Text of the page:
Definition of Springwood

1. Noun. The wood in a tree's growth ring formed earlier in the growing season, when growth is more rapid, thus composed of wider elements and usually lighter in colour. ¹



¹ Source: wiktionary.com

Definition of Springwood

1. [n -S]

Springwood Pictures

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Lexicographical Neighbors of Springwood

springles
springless
springlet
springlets
springlike
springloaded
springs
springtail
springtails
springtide
springtides
springtime
springtimes
springwater
springwaters
springwood (current term)
springwoods
springy
sprinkle
sprinkled
sprinkler
sprinkler system
sprinklered
sprinklering
sprinklers
sprinkles
sprinkling
sprinklings
sprinkly
sprint

Literary usage of Springwood

Below you will find example usage of this term as found in modern and/or classical literature:

1. The Preservation of Structural Timber by Howard Frederick Weiss (1916)
"The Effect of Summerwood and springwood upon Injection. ... Thus in longleaf pine, for example, the cells in the springwood have much thinner walls than ..."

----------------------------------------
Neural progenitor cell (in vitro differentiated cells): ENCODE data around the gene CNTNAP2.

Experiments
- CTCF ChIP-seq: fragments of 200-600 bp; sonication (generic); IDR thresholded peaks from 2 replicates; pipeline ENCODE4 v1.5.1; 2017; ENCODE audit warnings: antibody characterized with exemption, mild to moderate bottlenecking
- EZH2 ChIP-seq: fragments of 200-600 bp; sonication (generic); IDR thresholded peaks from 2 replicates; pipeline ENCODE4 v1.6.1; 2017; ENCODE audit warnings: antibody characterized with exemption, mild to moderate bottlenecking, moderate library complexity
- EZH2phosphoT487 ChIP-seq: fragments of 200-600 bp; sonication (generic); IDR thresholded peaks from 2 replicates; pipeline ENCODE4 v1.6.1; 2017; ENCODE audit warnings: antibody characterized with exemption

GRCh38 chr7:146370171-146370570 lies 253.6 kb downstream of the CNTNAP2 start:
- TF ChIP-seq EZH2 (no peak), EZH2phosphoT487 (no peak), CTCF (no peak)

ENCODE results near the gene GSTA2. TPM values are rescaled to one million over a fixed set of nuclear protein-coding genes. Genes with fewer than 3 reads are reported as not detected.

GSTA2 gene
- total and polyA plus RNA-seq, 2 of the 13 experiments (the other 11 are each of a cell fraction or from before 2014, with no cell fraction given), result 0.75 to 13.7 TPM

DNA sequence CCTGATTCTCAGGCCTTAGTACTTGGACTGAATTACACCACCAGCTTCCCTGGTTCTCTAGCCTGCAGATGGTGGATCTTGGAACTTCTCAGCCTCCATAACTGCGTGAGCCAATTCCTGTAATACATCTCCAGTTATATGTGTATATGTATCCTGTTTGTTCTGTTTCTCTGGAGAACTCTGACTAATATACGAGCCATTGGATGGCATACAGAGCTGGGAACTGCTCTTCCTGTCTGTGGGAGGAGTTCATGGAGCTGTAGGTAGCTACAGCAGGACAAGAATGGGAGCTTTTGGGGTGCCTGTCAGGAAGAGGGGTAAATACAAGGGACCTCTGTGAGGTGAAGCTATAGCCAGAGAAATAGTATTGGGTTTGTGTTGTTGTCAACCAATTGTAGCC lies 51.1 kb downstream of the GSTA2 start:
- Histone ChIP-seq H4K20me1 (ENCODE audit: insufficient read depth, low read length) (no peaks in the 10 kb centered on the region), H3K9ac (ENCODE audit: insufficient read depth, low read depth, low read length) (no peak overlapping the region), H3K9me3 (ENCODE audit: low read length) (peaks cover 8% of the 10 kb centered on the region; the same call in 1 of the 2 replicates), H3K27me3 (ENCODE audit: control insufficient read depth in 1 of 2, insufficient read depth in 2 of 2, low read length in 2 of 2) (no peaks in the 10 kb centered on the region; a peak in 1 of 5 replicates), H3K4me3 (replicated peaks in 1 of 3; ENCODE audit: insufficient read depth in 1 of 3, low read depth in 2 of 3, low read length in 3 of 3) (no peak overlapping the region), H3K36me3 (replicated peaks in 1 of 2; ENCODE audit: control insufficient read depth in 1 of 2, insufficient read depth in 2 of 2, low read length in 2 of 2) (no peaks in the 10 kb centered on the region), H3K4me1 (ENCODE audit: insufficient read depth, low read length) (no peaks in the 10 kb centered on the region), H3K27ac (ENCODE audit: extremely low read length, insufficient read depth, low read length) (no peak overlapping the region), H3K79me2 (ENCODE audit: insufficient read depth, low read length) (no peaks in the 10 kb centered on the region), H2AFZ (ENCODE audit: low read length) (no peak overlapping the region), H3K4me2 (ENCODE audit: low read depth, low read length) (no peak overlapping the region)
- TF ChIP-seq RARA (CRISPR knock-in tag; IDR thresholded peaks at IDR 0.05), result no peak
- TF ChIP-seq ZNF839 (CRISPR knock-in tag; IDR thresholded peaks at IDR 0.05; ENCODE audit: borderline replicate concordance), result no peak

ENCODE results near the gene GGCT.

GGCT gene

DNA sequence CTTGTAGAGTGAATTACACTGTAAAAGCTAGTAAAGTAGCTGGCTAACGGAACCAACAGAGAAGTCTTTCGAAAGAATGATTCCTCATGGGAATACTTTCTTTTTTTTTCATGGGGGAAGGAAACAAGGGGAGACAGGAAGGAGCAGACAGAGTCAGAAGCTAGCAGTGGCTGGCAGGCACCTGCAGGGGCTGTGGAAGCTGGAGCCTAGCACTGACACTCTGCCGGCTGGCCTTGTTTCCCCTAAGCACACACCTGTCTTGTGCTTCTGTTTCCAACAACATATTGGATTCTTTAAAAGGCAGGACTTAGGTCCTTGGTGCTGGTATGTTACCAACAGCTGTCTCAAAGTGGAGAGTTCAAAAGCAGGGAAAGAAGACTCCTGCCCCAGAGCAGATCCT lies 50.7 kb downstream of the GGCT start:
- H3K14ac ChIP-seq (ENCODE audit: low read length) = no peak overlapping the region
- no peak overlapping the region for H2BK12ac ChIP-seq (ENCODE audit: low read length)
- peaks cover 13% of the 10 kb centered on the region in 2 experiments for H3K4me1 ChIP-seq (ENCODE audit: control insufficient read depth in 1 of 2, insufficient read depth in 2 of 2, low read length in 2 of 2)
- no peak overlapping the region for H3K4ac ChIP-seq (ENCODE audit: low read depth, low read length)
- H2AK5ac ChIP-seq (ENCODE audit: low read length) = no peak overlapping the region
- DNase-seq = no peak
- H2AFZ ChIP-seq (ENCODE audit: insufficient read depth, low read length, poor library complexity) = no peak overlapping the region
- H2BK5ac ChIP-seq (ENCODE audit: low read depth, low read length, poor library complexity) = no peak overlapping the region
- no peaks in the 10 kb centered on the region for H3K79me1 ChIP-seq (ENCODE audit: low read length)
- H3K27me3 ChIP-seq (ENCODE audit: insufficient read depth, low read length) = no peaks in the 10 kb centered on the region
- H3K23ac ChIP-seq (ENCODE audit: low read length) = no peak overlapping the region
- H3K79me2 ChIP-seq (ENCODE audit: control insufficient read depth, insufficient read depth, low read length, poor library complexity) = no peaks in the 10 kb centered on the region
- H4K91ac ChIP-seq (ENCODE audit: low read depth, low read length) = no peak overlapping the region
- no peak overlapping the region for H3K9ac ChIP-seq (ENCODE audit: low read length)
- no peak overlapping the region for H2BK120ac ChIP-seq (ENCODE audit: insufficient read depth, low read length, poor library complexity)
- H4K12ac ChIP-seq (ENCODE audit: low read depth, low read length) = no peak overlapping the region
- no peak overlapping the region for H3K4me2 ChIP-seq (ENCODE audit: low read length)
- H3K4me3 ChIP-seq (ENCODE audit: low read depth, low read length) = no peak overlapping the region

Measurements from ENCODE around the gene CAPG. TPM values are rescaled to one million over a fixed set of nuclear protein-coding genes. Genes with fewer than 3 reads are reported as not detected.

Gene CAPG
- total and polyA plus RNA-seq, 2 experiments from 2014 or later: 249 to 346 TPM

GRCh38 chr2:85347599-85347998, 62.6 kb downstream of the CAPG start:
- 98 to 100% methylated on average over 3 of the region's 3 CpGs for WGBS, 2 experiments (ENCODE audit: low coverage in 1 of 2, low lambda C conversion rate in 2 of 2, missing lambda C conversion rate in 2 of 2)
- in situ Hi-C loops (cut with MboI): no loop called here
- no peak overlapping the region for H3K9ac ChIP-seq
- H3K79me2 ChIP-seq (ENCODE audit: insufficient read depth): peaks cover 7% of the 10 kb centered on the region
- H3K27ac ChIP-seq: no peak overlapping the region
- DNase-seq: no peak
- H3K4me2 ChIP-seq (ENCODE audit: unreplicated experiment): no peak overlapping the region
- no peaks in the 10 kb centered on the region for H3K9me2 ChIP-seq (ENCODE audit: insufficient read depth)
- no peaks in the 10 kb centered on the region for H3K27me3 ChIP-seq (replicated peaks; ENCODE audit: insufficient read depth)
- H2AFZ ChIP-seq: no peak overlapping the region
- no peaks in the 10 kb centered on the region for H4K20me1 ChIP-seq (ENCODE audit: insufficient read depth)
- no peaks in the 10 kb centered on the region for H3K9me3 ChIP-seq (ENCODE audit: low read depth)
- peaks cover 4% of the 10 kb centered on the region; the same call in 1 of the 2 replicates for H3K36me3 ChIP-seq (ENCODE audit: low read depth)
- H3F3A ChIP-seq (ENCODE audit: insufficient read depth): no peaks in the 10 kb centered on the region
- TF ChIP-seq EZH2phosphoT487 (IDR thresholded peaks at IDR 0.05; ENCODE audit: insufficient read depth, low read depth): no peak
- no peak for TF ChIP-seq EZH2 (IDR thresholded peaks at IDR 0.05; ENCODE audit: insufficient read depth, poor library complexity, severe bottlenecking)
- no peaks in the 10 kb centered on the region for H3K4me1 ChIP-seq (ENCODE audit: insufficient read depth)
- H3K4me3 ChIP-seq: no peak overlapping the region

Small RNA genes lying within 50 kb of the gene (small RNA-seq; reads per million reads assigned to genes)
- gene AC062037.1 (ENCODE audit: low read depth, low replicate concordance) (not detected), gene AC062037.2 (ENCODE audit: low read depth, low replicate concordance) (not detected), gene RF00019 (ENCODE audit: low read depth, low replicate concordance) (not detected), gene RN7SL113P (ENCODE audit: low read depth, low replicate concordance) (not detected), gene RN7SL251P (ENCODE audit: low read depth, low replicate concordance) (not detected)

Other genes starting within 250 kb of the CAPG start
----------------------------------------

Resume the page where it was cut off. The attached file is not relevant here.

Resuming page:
2. The Preservation of Structural Timber by Howard Frederick Weiss (1916)
"The Effect of Summerwood and springwood upon Injection. ... Thus in longleaf pine, for example, the cells in the springwood have much thinner walls than ..."

3. The Preservation of Structural Timber by Howard Frederick Weiss (1914)
"The Effect of Summerwood and springwood upon Injection. ... Thus in longleaf pine, for example, the cells in the springwood have much thinner walls than ..."

4. The Preservation of Structural Timber by Howard Frederick Weiss (1914)
"The Effect of Summerwood and springwood upon Injection. ... Thus in longleaf pine, for example, the cells in the springwood have much thinner walls than ..."

5. Wooden Box and Crate Construction by Forest Products Laboratory (U.S.) (1921)
"springwood AND SUMMERWOOD The springwood is that part of the annual ring which is first formed each year. The wood is usually lighter in weight and softer ..."

6. The Annals of a Border Club (the Jedforest): And Biographical Notices of the by George Tancred (1899)
"... and widow of Sir John James Douglas, Bart., of springwood Park, and had one child, Elizabeth Mary Charlotte, who married Sir James H. Ramsay of Banff. ..."

7. Transactions of the International Engineering Congress, 1915 (1916)
"The springwood, as its name indicates, is formed first, and in the woods commonly used for structural purposes is the lighter colored, softer part of the ..."

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